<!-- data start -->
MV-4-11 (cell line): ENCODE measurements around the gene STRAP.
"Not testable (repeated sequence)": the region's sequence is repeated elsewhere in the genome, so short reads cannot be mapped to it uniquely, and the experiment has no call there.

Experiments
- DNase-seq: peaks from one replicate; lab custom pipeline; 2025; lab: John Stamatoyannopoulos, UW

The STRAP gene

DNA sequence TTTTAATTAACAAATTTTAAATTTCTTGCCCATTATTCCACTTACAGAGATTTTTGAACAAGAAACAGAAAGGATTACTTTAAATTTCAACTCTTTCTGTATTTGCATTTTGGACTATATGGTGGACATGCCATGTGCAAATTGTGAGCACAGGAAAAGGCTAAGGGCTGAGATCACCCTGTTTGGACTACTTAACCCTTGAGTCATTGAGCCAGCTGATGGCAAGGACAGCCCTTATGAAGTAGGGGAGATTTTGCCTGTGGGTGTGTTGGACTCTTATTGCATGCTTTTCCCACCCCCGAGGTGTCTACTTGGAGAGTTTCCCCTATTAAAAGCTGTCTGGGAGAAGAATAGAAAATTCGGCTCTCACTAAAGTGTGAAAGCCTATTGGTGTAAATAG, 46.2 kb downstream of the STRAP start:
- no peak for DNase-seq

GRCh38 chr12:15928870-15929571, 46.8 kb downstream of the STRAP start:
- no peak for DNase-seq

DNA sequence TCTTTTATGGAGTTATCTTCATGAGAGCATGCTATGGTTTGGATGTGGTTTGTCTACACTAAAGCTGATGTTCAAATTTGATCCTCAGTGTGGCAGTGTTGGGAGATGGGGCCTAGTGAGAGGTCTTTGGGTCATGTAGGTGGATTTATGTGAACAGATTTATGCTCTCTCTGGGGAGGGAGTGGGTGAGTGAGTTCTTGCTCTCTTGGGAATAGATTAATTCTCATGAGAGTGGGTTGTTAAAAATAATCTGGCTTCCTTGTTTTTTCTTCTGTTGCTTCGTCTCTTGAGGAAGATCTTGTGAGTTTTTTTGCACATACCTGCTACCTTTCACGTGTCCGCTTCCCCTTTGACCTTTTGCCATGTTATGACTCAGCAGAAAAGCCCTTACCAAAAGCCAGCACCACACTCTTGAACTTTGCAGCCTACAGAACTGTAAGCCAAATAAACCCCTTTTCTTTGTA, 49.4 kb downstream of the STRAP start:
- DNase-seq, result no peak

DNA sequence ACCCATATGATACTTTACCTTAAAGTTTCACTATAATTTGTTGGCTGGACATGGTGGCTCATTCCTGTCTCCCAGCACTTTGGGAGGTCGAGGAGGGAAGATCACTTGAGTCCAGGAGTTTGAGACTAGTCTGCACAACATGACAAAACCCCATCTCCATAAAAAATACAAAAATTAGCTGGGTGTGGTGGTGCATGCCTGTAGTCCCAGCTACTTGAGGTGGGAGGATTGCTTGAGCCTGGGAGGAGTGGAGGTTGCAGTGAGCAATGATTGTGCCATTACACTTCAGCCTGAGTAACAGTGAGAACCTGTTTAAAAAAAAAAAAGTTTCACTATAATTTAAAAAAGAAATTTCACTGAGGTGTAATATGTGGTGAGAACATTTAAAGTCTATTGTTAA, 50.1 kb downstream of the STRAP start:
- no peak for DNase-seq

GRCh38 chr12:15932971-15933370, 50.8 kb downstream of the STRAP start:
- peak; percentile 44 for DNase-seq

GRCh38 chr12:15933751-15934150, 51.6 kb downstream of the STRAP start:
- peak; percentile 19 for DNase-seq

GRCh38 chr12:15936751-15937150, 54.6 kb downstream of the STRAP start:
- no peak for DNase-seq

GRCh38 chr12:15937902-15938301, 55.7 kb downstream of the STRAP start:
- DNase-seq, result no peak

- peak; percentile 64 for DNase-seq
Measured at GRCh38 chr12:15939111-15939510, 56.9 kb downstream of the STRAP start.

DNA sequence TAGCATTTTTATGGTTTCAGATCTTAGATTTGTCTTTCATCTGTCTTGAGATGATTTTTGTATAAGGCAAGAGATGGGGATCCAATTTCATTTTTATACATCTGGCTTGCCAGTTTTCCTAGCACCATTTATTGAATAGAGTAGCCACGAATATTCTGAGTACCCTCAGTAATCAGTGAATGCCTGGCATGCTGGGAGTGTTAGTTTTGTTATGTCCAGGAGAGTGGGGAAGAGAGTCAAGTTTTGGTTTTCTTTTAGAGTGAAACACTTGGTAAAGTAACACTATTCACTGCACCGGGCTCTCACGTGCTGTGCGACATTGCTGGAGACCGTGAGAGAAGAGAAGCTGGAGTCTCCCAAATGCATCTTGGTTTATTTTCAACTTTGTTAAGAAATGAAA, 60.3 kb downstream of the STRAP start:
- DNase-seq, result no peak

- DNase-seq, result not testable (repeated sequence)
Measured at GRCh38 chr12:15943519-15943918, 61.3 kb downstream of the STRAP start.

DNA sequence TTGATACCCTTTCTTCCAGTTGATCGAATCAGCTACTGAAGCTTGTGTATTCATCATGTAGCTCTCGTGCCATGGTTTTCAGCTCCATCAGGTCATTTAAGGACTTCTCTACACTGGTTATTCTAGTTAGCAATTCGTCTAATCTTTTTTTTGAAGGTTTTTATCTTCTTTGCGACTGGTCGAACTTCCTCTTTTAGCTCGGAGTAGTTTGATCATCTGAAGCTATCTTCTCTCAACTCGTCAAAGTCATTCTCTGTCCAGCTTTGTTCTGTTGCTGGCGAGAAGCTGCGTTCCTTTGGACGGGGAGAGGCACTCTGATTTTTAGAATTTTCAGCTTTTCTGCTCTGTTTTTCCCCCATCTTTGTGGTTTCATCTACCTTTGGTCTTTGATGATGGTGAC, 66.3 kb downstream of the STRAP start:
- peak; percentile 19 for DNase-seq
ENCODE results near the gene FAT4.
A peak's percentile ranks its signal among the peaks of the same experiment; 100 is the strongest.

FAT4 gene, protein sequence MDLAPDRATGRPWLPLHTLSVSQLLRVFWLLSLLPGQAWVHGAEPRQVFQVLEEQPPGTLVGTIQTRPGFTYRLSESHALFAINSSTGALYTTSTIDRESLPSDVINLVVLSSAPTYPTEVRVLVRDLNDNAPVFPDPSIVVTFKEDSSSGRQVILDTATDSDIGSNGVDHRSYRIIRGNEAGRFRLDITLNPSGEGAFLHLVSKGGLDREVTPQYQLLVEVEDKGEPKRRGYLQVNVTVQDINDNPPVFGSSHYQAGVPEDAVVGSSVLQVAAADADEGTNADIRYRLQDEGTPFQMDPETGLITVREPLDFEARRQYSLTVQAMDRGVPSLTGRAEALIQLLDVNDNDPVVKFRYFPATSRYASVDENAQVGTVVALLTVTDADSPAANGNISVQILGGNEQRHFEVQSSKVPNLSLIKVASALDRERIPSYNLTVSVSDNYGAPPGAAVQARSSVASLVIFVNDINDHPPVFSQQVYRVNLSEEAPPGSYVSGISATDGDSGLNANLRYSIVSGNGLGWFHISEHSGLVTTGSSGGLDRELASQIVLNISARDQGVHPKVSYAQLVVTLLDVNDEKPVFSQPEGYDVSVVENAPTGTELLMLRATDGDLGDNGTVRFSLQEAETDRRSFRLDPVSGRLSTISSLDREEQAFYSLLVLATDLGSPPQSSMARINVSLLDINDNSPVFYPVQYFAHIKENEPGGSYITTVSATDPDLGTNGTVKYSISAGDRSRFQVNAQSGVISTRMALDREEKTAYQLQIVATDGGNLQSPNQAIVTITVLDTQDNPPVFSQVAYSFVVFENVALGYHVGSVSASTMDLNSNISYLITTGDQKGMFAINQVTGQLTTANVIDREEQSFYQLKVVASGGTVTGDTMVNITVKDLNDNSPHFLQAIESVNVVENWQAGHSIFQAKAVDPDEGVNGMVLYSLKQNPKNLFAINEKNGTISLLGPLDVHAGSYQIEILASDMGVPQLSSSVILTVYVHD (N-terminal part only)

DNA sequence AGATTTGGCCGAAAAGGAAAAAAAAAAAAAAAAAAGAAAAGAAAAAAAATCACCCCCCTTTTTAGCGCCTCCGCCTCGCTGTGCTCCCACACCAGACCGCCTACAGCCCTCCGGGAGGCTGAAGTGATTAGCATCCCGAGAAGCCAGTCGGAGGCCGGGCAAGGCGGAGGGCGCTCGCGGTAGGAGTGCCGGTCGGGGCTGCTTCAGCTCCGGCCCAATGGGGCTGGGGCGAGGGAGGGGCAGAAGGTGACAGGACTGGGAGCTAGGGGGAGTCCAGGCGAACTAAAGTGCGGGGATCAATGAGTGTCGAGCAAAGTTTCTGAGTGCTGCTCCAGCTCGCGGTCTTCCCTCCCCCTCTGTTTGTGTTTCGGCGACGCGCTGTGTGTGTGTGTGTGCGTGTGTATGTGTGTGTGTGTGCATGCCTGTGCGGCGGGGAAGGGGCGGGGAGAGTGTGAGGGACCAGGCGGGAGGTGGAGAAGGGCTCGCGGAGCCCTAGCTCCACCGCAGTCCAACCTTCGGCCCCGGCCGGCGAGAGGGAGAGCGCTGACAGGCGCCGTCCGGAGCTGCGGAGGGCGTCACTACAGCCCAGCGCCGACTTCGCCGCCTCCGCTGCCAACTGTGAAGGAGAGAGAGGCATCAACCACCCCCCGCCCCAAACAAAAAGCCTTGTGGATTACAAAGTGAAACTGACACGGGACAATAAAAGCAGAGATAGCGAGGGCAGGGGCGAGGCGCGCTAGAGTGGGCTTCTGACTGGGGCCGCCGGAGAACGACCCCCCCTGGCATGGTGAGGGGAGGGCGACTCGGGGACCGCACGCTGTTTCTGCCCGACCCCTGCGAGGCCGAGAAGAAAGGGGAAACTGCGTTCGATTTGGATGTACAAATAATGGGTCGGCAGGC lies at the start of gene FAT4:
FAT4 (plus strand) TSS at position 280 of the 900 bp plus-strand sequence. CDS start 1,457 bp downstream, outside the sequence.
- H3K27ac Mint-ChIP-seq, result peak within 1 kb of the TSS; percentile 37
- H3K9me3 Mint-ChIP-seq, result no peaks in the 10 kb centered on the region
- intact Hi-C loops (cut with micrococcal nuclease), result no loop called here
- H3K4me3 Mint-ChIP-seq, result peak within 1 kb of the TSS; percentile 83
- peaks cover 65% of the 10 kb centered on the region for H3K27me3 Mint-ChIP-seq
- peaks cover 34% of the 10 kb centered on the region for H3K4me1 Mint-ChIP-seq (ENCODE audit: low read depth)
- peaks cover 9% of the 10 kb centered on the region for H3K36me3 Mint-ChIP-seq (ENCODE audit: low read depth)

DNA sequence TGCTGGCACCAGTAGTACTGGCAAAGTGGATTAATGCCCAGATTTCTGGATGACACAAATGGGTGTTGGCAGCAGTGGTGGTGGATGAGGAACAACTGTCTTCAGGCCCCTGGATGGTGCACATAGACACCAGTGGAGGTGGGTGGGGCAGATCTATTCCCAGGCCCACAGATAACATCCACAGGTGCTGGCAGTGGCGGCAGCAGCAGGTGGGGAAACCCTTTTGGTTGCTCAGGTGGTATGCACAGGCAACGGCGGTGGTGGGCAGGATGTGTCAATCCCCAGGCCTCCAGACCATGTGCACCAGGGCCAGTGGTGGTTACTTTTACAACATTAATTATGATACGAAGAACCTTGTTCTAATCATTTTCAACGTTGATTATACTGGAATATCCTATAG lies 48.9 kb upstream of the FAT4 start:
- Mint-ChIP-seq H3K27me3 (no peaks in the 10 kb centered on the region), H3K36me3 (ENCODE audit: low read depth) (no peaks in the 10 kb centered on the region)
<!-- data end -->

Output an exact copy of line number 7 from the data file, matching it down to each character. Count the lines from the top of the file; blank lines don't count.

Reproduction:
- no peak for DNase-seq